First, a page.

The City of London has succeeded in its court High Court battle against the Occupy London movement which is currently occupying an area close to St Paul’s Cathedral. As things stand, subject to any appeals, the movement has been evicted.
The Judiciary website will be publishing the full judgment tomorrow morning, but for those seeking it before then, I have uploaded it here. Below is the very helpful summary of the judgment sent to me by the Judicial Office (with apologies for the numbering, which is a quirk of the blog formatting, not the summary).
British Airways Plc v Unite the Union Queen’s Bench Division, 17 May 2010 – Read judgment
Update (07/06/20) – this decision was reversed by the Court of Appeal on 20/05/10. We will comment on the Court of Appeal decision when it is available.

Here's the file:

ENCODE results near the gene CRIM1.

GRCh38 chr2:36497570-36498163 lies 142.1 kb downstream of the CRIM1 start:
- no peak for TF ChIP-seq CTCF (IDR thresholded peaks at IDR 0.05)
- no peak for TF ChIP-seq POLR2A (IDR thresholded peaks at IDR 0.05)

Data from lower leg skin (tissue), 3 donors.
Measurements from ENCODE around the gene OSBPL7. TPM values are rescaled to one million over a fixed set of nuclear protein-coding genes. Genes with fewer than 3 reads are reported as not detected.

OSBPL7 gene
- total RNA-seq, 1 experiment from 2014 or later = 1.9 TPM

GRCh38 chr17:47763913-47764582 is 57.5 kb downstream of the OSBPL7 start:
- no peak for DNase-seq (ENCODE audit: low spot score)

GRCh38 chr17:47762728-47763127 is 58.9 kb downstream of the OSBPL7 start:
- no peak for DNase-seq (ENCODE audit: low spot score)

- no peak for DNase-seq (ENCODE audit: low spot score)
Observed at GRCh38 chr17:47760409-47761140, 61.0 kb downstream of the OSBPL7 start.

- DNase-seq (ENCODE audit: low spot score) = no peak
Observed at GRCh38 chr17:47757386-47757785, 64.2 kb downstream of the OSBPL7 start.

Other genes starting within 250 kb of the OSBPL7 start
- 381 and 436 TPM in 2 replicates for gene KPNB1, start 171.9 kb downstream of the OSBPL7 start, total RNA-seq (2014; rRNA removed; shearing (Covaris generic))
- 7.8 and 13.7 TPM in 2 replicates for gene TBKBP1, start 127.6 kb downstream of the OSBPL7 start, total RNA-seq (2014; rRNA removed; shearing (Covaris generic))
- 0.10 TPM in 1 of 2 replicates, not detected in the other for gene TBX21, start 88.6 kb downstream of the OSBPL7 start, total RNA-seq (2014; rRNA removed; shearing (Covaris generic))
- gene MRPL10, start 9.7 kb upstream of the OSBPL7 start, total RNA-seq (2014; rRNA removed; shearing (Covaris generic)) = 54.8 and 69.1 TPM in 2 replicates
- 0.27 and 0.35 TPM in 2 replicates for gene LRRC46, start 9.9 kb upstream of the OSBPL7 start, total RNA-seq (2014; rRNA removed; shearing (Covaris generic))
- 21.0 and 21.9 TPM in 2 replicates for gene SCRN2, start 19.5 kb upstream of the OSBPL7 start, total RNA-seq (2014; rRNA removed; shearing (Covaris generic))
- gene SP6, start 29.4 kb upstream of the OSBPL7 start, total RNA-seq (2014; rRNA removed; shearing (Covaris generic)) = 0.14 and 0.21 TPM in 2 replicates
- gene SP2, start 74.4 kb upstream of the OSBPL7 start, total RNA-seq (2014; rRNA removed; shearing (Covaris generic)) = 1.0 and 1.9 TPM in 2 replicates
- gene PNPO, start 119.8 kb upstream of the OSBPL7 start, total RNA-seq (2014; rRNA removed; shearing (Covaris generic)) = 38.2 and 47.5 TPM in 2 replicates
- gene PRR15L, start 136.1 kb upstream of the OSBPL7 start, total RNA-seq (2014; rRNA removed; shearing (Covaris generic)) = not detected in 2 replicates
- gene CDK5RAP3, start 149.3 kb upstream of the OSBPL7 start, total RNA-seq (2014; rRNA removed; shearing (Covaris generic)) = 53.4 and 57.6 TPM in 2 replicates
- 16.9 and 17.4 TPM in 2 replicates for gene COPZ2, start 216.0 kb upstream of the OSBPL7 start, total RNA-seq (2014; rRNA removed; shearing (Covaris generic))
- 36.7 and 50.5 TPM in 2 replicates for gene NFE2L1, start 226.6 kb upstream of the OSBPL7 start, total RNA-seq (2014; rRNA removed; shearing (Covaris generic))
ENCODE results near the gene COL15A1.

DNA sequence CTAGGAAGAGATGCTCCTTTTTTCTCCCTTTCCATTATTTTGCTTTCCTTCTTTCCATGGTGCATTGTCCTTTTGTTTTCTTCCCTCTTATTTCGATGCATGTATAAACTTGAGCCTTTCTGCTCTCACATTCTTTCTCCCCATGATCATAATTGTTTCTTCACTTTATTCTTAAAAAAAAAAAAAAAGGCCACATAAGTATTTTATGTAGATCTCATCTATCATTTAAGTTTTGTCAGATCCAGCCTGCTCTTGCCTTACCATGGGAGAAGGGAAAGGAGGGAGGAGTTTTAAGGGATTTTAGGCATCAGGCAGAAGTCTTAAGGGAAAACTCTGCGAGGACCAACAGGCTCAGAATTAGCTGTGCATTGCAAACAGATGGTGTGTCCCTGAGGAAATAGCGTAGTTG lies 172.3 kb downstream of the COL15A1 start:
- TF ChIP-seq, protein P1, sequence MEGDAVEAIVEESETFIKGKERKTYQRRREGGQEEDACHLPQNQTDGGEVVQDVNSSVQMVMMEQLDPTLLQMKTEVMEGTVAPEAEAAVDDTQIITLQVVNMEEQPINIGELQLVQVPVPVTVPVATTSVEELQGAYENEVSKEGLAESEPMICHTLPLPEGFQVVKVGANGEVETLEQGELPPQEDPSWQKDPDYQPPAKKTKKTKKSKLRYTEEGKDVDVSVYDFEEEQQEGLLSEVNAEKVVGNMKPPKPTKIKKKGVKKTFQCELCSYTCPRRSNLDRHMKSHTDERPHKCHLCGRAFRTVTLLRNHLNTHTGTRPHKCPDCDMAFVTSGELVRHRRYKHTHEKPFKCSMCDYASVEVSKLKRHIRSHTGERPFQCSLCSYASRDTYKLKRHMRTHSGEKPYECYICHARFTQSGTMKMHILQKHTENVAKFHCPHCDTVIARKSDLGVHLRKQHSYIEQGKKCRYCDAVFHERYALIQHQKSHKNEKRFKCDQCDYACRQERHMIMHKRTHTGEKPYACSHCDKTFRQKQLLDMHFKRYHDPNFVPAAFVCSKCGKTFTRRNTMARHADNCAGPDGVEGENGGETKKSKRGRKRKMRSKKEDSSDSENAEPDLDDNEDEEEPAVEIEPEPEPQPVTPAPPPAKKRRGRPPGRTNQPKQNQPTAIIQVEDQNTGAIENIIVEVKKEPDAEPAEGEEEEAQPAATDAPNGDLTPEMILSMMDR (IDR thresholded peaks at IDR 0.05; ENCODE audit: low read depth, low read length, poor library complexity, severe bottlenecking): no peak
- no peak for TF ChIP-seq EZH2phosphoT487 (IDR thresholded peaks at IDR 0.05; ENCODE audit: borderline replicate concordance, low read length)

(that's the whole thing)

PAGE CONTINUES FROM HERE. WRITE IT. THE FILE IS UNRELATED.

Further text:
The High Court has granted an injunction for the second time in 6 months against a strike planned by British Airways cabin crew, scheduled to begin today. Those who had trips planned will be delighted, but the Unite trade union who represented the workers have called the decision a “landmark attack on free trade unionism and the right to take industrial action” and are to appeal the judgment.
The union argued that a recent series of similar injunctions against strike action ran foul of the Human Rights Act 1998. Article 11 of the European Convention on Human Rights grants the right to freedom of assembly. However, the right can be restricted in certain limited circumstances, as it was in this case.
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